Critical bug in your website!

Kirtikumar Anandrao Ramchandani kirtiar15502 at
Thu Apr 12 08:49:08 EDT 2018

 Assigned to:- piggin
Assigned by:- Kirtikumar Anandrao Ramchandani
Assigned on:- 12/04/2018
Bug overview:- HSTS preload missing!!
URL vulnerability present in:-
Strict-Transport-Security: max-age=31536000; includeSubDomains; preload

This Preload is missing!!

HSTS Preloading
HSTS Preloading and the steps we can make to move towards a safer web.

What does this mean?
The first time a browser attempts to initiate a connection with a website,
it will default to standard HTTP; regardless of whether an HSTS header is

This is because it has never visited it before and so simply does not know
of the Http Strict Transport Security response (known as the TOFU security
model). This means that the first request to a secure site is vulnerable to
a MITM and therefore could still be intercepted.

Since my site is enrolled on the strict list, it knows that the first time
a user tries to connect to my website (and every other time, for that
matter) - it should default and only ever use HTTPS.

Pros/Cons In this section I will discuss the pros and cons of being
preloaded, with that also highlighting the reasons I chose to enroll.

HTTPS enforced both server and client-side.
This is good because in the case that the server protocol is ever
compromised, the client-side browser will refuse to initiate the connection
and thus prevent further leakage.

Google are starting to use this as a SEO ranking metric.
Enforce HTTPS, get an higher ranking. Enforce it at the client side, get an
even higher ranking.

You must be able to support HTTPS for the long term.
You must be committed to the idea of a web with no HTTP. If for what ever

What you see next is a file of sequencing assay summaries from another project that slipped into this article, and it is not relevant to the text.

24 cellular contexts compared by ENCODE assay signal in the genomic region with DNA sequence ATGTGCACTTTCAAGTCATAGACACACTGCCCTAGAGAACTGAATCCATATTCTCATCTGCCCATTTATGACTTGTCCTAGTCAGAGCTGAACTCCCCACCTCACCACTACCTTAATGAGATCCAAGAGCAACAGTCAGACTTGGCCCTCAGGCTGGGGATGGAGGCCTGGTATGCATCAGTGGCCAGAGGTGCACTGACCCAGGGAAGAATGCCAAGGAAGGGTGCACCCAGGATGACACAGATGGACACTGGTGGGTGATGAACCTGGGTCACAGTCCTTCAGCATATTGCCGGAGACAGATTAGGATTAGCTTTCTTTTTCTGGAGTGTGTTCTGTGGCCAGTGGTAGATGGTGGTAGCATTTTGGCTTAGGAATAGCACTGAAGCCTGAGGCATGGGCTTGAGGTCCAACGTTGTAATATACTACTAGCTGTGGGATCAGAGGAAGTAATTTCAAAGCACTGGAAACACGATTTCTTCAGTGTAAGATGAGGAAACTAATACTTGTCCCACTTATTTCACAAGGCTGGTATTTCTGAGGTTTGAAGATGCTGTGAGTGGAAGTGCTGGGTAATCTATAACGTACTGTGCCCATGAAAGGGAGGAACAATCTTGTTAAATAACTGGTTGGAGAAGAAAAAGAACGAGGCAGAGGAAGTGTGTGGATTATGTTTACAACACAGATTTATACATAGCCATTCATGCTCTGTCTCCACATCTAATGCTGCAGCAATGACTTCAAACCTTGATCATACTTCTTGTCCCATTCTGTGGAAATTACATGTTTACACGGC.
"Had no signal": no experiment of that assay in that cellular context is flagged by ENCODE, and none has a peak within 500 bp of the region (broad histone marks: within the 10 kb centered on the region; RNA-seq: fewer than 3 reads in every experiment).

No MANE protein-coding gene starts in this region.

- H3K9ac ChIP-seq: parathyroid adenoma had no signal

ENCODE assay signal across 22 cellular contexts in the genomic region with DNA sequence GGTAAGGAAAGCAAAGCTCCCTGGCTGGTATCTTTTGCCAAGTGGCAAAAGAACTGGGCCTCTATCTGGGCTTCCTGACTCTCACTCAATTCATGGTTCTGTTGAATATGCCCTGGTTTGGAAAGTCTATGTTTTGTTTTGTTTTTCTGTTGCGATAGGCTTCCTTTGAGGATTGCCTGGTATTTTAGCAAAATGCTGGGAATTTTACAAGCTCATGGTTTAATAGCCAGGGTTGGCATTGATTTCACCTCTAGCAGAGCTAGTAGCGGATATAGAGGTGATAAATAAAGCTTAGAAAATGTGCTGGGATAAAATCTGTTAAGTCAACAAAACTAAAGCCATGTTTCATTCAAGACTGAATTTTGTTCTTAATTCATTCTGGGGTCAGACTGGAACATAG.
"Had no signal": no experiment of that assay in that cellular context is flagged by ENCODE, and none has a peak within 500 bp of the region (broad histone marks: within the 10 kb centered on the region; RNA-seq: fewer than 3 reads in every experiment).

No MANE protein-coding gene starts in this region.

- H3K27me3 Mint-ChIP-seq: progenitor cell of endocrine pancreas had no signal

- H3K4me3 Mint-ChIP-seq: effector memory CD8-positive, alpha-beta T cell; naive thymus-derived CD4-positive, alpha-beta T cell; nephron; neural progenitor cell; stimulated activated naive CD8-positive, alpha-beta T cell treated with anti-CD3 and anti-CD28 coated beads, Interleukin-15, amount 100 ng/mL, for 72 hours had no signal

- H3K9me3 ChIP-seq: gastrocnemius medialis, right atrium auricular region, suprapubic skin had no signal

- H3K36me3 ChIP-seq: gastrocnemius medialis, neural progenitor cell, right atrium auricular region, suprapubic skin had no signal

reason you cease support for HTTPS in the future, your users will not be
able to connect to your site - even if you remove the server-side HSTS
header. This is because the strict list is hard-coded into the end user's

Further more, it is a difficult process to be removed from the list.

I believe that if we want to move to a more secure web, we must enforce
greater security. And even consider edge cases, such as the user's first

Thus, I would much rather a user not be able to connect to my site at all
than the contents be transmitted in plain text. It is for this reason, this
site is strictly enforced as being strict-https on most modern major
browsers (Chrome, Firefox, Opera, Safari, +).

Note: This is NOT a replacement for the server-side enforcement of HSTS.
You need both. Why? Your users may use less common web browsers, those that
won't have a hard-coded HSTS list.

You should also recommend your users use a modern browser for this strategy
to be effective. Or where not possible, make use of a browser add on such
as HTTPS Everywhere.

Best Regards
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